The Kansas City Star, February 21, 1999, "Stay-at-Home World," by Eric Adler.
Mr. Adler articulately describes the transition from salaried employee to stay-at-home parent. With anecdotal interview from several at-home moms and dads, his article provides a balanced look at the challenges, joys and rewards of child rearing. "Ask them ... they will tell you that staying home to raise their children has been the greatest, most important and soul-satisfying job they've ever held."

Men's Health magazine, September 1999, "A Man's Life: Day Care!," by Tom Zoellner.
In this critical look at the daycare issue, Mr. Zoellner encourages fathers to play a primary role in making important decisions regarding the care of their children. Citing inaccurate and biased media reporting on daycare research, this article uncovers many misconceptions regarding myriad daycare options. "You wouldn't buy a stock or a car or a house based on nothing but feel-good information. Why do the same with day care?" he advises readers.

Minneapolis Star Tribune, March 2, 1999, "Clouding the Issue for Working Mothers," by Kim Ode.
In this moving commentary, Ms. Ode advises parents not to be lulled into a false sense of security by media accounts that suggest there are no long-term ill effects of daycare on children. Ms. Ode, a mother who is employed full-time, says, "Tests for behavior, language, confidence and smarts provide some measures of a person, but they don't factor how it feels for that person to grow up." Recalling her own indelible childhood memory of cloud-watching with her mother, Ms. Ode reminds parents of the importance of taking time to make memories with their children.

Minneapolis Star Tribune, May 3, 1999, "Parents, Try Staying Home With the Kids," by Kathleen Sonnek.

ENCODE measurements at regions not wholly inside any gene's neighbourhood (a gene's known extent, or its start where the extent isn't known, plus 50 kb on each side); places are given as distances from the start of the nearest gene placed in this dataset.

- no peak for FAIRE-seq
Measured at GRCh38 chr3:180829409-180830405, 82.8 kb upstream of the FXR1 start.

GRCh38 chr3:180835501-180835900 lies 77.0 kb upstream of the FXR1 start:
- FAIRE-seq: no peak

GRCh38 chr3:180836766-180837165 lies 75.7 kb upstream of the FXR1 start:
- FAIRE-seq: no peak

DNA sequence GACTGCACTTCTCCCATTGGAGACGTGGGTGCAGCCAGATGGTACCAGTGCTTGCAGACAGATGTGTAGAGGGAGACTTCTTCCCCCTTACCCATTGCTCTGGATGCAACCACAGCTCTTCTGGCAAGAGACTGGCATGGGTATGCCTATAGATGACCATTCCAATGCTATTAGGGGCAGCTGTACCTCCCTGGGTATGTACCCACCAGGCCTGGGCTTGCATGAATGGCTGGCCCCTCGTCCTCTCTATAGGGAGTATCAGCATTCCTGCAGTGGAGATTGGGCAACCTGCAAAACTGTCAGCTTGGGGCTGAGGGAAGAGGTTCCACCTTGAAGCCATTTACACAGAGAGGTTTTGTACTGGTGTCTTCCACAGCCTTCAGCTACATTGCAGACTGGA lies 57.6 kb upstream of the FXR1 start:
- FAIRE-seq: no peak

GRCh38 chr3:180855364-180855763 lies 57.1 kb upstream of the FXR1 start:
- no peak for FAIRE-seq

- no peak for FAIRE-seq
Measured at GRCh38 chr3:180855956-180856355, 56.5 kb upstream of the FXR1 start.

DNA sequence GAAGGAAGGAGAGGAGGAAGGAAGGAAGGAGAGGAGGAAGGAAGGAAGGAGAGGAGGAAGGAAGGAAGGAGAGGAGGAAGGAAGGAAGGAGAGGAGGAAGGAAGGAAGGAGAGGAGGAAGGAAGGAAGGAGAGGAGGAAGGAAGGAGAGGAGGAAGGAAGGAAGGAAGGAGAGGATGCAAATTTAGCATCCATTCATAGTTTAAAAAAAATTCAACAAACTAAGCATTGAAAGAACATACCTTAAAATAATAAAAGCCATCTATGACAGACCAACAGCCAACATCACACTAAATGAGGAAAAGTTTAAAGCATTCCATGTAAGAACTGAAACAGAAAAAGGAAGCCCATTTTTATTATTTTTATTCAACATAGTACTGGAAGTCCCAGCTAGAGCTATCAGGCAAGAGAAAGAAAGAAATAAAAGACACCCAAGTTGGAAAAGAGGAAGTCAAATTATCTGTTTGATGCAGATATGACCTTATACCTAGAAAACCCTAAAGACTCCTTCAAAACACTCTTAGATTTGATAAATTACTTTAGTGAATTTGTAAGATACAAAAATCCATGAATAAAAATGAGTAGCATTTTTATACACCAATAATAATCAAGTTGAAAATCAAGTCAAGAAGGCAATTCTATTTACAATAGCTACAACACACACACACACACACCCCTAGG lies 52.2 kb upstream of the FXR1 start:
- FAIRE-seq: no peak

In this insightful and though-provoking piece, Ms. Sonnek examines the tragedies of Jonesboro, Ark., and Littleton, Colo., and urges parents to give their children what they really need and want: their time and undivided attention. In her commentary, Ms. Sonnek reminds today's parents that their children, not their professions, are their most important responsibility, noting "it's the moment by moment, day after day, year after year encounter with one's own children from birth that cements the bond of love and respect."

Portland Parent magazine, May 1999, "Her Legacy," by Brette McWhorter Sember.
Ms. Sember, an at-home mother and author, passionately describes how her decision to stay home with her children was at odds with the example her own employed mother had set. After finishing law school and beginning her law career, Ms. Sember ultimately reached the conclusion that she must follow her own heart by staying home to raise and care for her children.

Reader's Digest, August 1999, "Living Well on One Income," by Andy Dappen.
In this excerpt from his book, Shattering the Two-Income Myth, Mr. Dappen debunks many of the fallacies surrounding our society's view that the two-income lifestyle is necessary. Mr. Dappen suggests the issue is that our lifestyle expectations have inflated and offer his opinion that many families can enjoy "less stressful, happier, more directed and fuller" lives by embracing the one-income lifestyle.